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History of WarHistory of War

History of War

No. 69

From the conquering legions of Ancient Rome to the thunderous tank battles of World War II and beyond, History of War takes you deeper inside the minds of history’s fighting men, further under the bonnets of some of the world’s most devastating war machines, and higher above the battlefield to see the broad sweep of conflict as it happened.

Paese:
United Kingdom
Lingua:
English
Editore:
Future Publishing Ltd
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contributors

TOM GARNER This month Tom spoke with veteran and author Dr Alastair MacKenzie. In an incredible military career spanning 30 years, he has served in the New Zealand Army, the British Parachute Regiment and the SAS to name but a few (page 38). DAMIEN LEWIS An award-winning and bestselling author, Damien is an expert on Special Forces history, from WWII to modern conflicts. On page 66 he shares the thrilling account of SOE Captain Mike Lees, as he battled behind the lines in Italy. MURRAY DAHM For this issue’s Heroes of the Victoria Cross, Murray recalls the incredible story of Rambahadur Limbu, of the 10th Princess Mary’s Own Gurkha Rifles, who fought during the Malayan Emergency (page 50). FOR MORE FROM THE HISTORY OF WAR TEAM VISIT: WWW.HISTORYOFWAR.CO.UK…

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welcome

Hidden in the countryside of Pas-de-Calais, France, sits a concrete fortress, designed to unleash one of WWII’s most terrifying weapons: the V-2 rocket. Known today as La Coupole, the bunker stands as a sobering reminder of one of history’s darkest periods. Although the facility was silenced by the RAF in the summer of 1944, 75 years ago, before it could fulfil its destructive purpose, ‘vengeance weapons’ continued to be launched from occupied France and elsewhere, claiming thousands of civilian lives. This issue Mike Jones explores more about this horrific campaign.…

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war in focus

A ROYAL MESS Taken: 11 September, 1940 King George VI and Queen Elizabeth stand among the rubble of Buckingham Palace’s chapel, destroyed by a German bomb. Although the palace was bombed several times during the war, the King and his family refused to leave the danger of the capital. “I am glad we have been bombed.” The Queen later commented .“Now we can look the East End in the eye.” SIESTA IN SICILY Taken: c. 1943 Sgt Norwood Dorman, of Benson, North Carolina, takes a rest by a WWI memorial in Brolo, Sicily. The invasion of the Mediterranean island, codenamed Operation Husky, was co-ordinated from nearby Malta, and consisted of airborne and amphibious landings. Although the invasion forces encountered difficult weather conditions, the island was taken by August 1943. BEACHED KNIGHT Taken: c. October 1983 The wreckage of…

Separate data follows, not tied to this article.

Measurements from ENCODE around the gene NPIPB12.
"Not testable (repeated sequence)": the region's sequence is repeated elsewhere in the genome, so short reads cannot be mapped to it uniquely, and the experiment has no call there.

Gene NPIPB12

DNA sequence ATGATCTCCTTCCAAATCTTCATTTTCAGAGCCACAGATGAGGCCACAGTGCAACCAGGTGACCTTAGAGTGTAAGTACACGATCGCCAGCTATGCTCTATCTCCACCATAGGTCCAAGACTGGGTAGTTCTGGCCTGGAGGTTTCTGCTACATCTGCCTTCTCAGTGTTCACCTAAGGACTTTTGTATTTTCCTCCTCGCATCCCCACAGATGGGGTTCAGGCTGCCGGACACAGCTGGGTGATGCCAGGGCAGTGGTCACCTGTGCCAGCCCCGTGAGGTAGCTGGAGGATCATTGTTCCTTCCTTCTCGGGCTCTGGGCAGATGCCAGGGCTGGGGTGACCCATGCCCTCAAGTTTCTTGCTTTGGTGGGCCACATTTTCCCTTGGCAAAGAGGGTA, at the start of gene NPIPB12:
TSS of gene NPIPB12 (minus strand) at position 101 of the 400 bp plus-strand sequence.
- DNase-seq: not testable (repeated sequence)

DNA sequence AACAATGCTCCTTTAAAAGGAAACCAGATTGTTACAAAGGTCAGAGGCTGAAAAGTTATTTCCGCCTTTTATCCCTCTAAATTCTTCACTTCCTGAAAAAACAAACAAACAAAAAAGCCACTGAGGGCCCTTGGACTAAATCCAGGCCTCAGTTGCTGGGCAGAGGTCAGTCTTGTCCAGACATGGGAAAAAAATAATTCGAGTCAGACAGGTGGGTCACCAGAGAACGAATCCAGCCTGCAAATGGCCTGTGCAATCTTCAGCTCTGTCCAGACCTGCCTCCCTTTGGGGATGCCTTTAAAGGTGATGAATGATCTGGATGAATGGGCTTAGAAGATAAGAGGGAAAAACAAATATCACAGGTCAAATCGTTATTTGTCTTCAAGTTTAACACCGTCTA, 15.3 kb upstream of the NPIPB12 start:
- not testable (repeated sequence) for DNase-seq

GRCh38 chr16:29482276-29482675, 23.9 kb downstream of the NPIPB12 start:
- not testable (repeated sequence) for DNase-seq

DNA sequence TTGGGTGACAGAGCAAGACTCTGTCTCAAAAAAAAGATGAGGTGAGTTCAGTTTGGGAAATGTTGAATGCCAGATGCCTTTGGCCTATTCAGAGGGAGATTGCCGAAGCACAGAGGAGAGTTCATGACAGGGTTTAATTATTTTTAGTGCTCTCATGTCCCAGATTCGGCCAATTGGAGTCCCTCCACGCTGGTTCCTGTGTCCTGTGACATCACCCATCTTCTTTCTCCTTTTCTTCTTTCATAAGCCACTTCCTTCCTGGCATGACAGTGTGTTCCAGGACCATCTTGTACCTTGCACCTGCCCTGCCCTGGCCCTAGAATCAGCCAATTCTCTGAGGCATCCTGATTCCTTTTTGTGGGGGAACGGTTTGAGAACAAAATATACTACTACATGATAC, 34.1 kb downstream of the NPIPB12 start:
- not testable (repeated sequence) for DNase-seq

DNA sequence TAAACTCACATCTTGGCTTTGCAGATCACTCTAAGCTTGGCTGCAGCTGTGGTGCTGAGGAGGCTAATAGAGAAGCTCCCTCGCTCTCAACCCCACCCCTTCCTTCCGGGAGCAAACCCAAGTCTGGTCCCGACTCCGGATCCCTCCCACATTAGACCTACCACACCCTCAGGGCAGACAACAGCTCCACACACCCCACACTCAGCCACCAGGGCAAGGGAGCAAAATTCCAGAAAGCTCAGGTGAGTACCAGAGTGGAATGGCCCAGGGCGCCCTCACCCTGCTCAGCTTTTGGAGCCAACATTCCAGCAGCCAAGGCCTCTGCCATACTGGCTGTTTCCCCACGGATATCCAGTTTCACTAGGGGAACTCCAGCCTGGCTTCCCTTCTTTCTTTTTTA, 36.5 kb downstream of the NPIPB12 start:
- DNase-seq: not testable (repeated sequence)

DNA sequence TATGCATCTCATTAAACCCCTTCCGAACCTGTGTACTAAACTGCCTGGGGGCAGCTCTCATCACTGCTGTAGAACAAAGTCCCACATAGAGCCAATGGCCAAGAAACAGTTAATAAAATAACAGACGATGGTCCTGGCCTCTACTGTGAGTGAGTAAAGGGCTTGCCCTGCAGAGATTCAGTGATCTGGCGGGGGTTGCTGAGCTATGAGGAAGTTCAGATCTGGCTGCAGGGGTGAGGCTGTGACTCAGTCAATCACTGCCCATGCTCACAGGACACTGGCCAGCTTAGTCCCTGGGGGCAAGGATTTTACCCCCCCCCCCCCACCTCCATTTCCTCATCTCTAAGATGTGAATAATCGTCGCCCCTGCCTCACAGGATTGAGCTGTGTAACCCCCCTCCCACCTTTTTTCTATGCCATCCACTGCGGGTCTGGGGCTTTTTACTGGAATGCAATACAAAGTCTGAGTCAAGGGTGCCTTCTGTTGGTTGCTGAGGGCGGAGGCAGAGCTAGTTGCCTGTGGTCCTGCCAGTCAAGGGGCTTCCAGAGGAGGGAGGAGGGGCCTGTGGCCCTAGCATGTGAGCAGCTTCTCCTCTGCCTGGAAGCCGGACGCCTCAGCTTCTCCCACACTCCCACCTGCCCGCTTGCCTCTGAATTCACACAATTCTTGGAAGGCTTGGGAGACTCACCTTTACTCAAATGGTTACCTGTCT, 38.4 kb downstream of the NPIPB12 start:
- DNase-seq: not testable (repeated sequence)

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bolivarian wars

1810-23 VENEZUELAN WAR OF INDEPENDENCE A republic of Venezuela is proclaimed in an attempt to become the first Spanish colony to gain independence. Bolívar is a key figure in a faltering, prolonged conflict that ultimately results in Venezuelan sovereignty. January-August 1813 ADMIRABLE CAMPAIGN Bolívar invades Venezuelan territory to renew the faltering fight for independence. Beginning in New Granada, his forces cross the Andes and continue through Mérida and Trujillo. A Spanish army capitulates near Caracas and republican forces gain control of western Venezuela. 15 June 1813 “DECREE OF WAR TO THE DEATH” With few soldiers and using lightning tactics, Bolívar issues a decree that permits atrocities against Spanish royalists who attempt to block Venezuelan independence. The last sentence states, “Spaniards … count on death, if you [do] not actively work in favour of the independence of America.” 31 July…

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battle of carabobo

Always rising from defeat stronger than before, Simon Bolívar managed to gather an army large enough to march on Caracas, the capital of his homeland. In 1816 he was driven from the city by the Spanish and forced to plead for help wherever he could. The ruler of Haiti’s meagre support so heartened Bolívar that he repaid the kindness by emancipating black slaves wherever he went. As a result, the ranks of his army brought together people of different races and creeds. European volunteers were a common sight and even Bolívar had adopted a young Irishman named Daniel O’Leary as his aide-de-camp and confidant. Joining him in his latest crusade was José Antonio Páez, best described as the llanero commander in charge of the rough riders who terrorised the Spanish with…

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the english held fast

Although they were described as the “English Legion” the foreign volunteers who marched with Simon Bolívar in 1821 were a small assortment of riflemen whose numbers never exceeded a full battalion. Indeed, the historical record of their conduct of the battle is rich in gallantry and somewhat short on crucial detail. It’s possible just about 400 of them were present in Carabobo and they formed a line strong enough to hold the Spanish. So fierce was their determination that the officers leading them died at a rapid clip, leaving mere lieutenants to command the surviving ranks at the end of the fighting. But their achievements have enshrined the Legion in Venezuela’s history – a regal monument stands in the battle site today and London’s ambassadors do lay wreaths on it. To put their…

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